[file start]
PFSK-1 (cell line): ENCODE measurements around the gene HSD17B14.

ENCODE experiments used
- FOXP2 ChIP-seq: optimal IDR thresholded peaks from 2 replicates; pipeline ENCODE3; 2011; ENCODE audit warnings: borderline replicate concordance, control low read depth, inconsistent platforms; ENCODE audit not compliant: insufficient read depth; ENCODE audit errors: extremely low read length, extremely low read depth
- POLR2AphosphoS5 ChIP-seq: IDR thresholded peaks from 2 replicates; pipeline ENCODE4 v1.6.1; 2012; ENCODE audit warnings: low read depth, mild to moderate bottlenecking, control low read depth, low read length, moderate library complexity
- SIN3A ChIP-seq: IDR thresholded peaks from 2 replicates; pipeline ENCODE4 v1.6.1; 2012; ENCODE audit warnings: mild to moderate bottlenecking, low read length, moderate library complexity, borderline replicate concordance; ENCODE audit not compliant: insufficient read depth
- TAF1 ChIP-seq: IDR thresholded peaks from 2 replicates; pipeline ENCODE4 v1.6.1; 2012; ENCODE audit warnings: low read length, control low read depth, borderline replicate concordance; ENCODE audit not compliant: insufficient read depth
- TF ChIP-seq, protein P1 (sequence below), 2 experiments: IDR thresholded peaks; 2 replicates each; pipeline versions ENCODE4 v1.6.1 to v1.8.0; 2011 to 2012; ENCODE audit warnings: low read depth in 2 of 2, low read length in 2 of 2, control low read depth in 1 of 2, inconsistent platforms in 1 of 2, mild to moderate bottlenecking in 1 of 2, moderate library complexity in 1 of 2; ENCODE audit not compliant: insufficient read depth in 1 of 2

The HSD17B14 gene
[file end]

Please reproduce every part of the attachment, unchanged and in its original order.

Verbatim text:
PFSK-1 (cell line): ENCODE measurements around the gene HSD17B14.

ENCODE experiments used
- FOXP2 ChIP-seq: optimal IDR thresholded peaks from 2 replicates; pipeline ENCODE3; 2011; ENCODE audit warnings: borderline replicate concordance, control low read depth, inconsistent platforms; ENCODE audit not compliant: insufficient read depth; ENCODE audit errors: extremely low read length, extremely low read depth
- POLR2AphosphoS5 ChIP-seq: IDR thresholded peaks from 2 replicates; pipeline ENCODE4 v1.6.1; 2012; ENCODE audit warnings: low read depth, mild to moderate bottlenecking, control low read depth, low read length, moderate library complexity
- SIN3A ChIP-seq: IDR thresholded peaks from 2 replicates; pipeline ENCODE4 v1.6.1; 2012; ENCODE audit warnings: mild to moderate bottlenecking, low read length, moderate library complexity, borderline replicate concordance; ENCODE audit not compliant: insufficient read depth
- TAF1 ChIP-seq: IDR thresholded peaks from 2 replicates; pipeline ENCODE4 v1.6.1; 2012; ENCODE audit warnings: low read length, control low read depth, borderline replicate concordance; ENCODE audit not compliant: insufficient read depth
- TF ChIP-seq, protein P1 (sequence below), 2 experiments: IDR thresholded peaks; 2 replicates each; pipeline versions ENCODE4 v1.6.1 to v1.8.0; 2011 to 2012; ENCODE audit warnings: low read depth in 2 of 2, low read length in 2 of 2, control low read depth in 1 of 2, inconsistent platforms in 1 of 2, mild to moderate bottlenecking in 1 of 2, moderate library complexity in 1 of 2; ENCODE audit not compliant: insufficient read depth in 1 of 2

The HSD17B14 gene